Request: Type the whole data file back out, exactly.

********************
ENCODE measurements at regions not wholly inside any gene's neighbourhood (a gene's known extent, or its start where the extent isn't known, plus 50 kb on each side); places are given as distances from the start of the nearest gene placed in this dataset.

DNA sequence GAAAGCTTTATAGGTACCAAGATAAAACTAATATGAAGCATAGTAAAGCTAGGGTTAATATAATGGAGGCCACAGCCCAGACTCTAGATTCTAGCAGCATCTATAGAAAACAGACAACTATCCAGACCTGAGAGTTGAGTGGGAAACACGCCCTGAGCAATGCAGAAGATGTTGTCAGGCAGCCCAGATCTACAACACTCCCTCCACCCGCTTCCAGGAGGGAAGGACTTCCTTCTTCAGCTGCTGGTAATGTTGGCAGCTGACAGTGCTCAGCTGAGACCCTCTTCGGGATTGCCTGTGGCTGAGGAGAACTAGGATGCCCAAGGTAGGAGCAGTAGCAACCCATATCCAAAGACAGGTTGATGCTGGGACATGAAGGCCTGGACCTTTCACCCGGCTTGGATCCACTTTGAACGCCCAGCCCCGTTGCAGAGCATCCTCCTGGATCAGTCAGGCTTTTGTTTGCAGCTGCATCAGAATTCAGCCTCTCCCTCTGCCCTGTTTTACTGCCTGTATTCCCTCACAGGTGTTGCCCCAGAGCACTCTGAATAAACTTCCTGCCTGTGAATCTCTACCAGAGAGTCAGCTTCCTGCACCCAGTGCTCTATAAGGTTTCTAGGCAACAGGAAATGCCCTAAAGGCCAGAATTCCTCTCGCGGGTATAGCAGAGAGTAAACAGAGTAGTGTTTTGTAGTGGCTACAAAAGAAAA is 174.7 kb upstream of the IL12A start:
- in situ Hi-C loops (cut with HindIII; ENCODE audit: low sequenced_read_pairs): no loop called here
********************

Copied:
ENCODE measurements at regions not wholly inside any gene's neighbourhood (a gene's known extent, or its start where the extent isn't known, plus 50 kb on each side); places are given as distances from the start of the nearest gene placed in this dataset.

DNA sequence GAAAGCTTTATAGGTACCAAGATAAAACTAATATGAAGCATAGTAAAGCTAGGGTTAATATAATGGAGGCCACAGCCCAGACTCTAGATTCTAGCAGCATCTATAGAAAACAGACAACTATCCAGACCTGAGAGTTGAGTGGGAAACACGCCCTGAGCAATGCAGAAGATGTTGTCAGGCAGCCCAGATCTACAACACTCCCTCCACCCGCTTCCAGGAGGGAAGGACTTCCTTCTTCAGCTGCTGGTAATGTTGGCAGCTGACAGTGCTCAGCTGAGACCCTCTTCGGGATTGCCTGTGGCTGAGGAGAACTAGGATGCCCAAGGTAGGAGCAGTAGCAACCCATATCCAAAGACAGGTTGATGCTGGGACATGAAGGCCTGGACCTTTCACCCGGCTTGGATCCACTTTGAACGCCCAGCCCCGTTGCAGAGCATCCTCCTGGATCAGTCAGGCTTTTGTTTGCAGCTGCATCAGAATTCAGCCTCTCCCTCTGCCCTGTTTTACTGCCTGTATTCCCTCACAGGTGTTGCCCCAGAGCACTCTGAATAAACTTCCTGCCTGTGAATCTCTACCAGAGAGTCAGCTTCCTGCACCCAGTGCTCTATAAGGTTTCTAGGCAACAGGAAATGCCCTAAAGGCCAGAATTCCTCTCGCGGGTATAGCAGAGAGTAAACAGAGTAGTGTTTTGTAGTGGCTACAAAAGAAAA is 174.7 kb upstream of the IL12A start:
- in situ Hi-C loops (cut with HindIII; ENCODE audit: low sequenced_read_pairs): no loop called here